ORANGE PARK — As they hope and pray it never happens, Clay County school staff, first responders and community mental health workers Monday trained to help students and parents after a mass shooting.
The all-day tabletop exercise brought together 360 personnel from 15 county agencies.
They included school district police officers, principals, school counselors, psychologists and transportation personnel. In addition, Clay sheriff’s deputies, county Fire Rescue personnel, emergency management staff, Orange Park and Green Cove Springs police officers, and the district’s community mental and behavioral health services partners took part. Also participating were state and St. Johns County emergency management officials.
The training was the second phase of an active shooter exercise held last year by the district in conjunction with the Clay County Emergency Operations Center, said John Ward, director of operations, safety and security for the school district.
Ward, the former county emergency management director, said last year’s deadly mass shooting at Marjory Stoneman Douglas High School in Parkland tragically illustrates the evolving need for such training.
Monday’s training is part of a multi-year program that Ward handled when he was county emergency management director.
The risk of an active shooter has been under discussion and the subject of training since 2013 as Clay County works to be as prepared as possible if an incident happens, Ward said.
“This now is taking it from the active shooter, the threat has been neutralized, and now we have to get the kids back to the families in an organized fashioned,” Ward said of the reunification training exercises held at Ridgeview High School in Orange Park.
Reunification won’t be an easy process, Ward said, because there will be a lot happening at the school.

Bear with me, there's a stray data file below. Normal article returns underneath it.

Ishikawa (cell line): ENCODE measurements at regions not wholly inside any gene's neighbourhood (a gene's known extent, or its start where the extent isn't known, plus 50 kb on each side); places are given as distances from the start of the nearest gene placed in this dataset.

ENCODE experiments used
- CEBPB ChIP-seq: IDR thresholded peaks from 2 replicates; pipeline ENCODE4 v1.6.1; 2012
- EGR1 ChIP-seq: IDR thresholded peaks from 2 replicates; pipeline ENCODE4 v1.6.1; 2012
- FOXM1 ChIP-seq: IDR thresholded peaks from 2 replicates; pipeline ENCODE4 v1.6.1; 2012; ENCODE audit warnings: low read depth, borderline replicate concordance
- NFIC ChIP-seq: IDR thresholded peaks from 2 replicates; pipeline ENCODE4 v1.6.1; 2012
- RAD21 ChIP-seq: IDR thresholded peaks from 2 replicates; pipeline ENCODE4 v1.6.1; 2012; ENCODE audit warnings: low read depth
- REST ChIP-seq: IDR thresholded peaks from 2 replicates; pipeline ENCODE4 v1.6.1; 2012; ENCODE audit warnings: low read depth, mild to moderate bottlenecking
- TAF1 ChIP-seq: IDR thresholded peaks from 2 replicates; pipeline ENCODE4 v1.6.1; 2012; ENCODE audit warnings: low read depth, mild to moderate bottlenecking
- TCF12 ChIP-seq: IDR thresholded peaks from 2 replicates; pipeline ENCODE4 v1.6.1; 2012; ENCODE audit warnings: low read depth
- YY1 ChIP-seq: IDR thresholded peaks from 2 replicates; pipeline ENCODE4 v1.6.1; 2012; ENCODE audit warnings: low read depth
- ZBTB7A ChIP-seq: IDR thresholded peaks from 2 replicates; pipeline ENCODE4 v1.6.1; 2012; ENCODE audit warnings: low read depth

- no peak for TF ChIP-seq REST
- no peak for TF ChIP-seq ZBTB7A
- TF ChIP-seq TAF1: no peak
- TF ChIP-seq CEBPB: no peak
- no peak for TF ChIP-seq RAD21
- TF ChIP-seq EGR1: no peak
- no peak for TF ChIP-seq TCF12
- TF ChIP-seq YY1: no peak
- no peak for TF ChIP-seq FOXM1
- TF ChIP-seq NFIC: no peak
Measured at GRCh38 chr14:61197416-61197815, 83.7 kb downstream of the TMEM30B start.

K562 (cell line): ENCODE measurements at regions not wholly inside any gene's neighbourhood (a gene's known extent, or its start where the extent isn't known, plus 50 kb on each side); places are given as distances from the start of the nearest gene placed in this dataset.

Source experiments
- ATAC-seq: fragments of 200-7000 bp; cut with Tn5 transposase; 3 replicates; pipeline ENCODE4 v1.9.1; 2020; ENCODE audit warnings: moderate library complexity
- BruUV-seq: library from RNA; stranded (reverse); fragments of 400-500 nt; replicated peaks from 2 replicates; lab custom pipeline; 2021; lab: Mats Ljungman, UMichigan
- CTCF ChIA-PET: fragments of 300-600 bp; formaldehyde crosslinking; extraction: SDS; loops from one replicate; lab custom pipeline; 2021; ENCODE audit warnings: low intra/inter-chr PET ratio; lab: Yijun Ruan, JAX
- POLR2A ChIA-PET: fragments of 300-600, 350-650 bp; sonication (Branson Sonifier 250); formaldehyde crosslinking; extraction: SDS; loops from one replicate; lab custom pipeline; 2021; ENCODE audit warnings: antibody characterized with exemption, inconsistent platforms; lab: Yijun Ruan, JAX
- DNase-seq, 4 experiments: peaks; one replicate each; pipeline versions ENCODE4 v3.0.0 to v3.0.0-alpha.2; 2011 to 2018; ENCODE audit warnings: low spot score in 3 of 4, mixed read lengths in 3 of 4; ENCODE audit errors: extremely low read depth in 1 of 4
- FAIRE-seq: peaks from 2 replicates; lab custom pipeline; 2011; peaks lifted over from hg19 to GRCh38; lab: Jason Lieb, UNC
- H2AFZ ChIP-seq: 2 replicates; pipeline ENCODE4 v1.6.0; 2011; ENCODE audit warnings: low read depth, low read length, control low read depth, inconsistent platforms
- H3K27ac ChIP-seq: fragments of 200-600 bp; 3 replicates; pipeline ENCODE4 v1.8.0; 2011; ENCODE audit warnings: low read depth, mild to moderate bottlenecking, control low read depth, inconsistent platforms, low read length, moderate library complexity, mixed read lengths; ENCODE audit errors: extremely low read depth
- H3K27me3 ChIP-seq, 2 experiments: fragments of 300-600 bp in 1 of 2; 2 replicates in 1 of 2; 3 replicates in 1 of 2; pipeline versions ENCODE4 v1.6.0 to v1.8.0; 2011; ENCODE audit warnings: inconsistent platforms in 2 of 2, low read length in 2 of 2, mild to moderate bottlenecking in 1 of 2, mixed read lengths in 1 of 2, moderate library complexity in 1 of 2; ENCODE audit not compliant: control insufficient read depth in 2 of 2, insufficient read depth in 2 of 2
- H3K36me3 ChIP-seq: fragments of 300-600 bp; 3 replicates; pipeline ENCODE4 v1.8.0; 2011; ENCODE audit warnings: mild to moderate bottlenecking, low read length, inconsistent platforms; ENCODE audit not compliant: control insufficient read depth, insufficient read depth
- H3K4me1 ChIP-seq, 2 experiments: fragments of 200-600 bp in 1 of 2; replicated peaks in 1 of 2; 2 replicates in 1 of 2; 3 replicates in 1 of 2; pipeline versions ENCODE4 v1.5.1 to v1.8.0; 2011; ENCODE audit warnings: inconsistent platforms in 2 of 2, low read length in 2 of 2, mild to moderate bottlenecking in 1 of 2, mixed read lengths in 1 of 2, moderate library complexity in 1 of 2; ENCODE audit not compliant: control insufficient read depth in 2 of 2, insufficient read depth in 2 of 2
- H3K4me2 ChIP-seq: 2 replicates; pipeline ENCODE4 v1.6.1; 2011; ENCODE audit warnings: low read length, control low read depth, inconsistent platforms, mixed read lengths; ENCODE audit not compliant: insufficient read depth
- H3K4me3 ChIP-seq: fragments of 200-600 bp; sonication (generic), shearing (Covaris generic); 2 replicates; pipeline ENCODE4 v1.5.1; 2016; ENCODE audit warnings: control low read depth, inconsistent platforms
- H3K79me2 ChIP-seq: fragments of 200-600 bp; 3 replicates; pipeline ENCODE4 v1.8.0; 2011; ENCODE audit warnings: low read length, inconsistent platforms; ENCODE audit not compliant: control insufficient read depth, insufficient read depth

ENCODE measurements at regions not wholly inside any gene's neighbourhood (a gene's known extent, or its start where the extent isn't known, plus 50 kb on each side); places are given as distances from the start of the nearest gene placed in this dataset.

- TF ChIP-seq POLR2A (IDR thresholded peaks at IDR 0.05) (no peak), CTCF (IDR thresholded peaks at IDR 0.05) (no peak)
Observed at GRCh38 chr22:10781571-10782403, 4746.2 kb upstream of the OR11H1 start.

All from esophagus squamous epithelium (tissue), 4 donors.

“We’ve got to move the children from the school to the reunification site wherever that might be, and then get whatever interviews might need to be done from the law enforcement perspective. Then you’ve got parents who obviously are very upset and want to get to their kids,” Ward said.
Part of the reunification process will include procedures ensuring the parent/guardian is the appropriate person to release the child to in the aftermath, he said.
Also crucial is making sure traumatized students and parents have access to mental health services as part of the reunification process, he said.
“The good guys with the guns are always going to get the bad guy. But it’s really the reunification portion and then the behavioral health aspect of it that is important,” Ward said.
Superintendent Addison Davis the district must be prepared. Its response and reunification plans must be proactive and reflect the changing risks.
“If we were ever exposed to an unfortunate situation, every agency within our county needs to understand their roles and responsibilities,” Davis said. “Today is an opportunity for us to plan and problem solve, and for us to unite to fully understand our next steps.
Davis said the biggest thing they want to understand is “we have to get our children to a safe place at the same time as our employees.”
Each school has multiple reunification sites available with personnel waiting to help the children and adults. Which one is used depends on the event’s circumstances of the event. The district will route children and staff to the safest possible site, Davis said.
“We will be met there by parents who are emotional and we’ve got to be able to problem-solve with that and to have systems and processes in place where our parents feel comfortable to accept their children and for us to be able to release them in a safe and professional manner,” Davis said.
Davis said district leaders, school counselors, communications, county emergency management, law enforcement and fire and rescue personnel among other authorities will man the reunification sites.
“We will have every hand on deck in this community there,” Davis said.
In another school safety matter, the district’s newly minted police department will be ready and on duty when class resumes after the summer break.
The district has hired full-time officers to fill positions at all 42 public schools plus some supervisory/leadership positions. The officers currently are undergoing training, district officials said.
Teresa Stepzinski: (904) 359-4075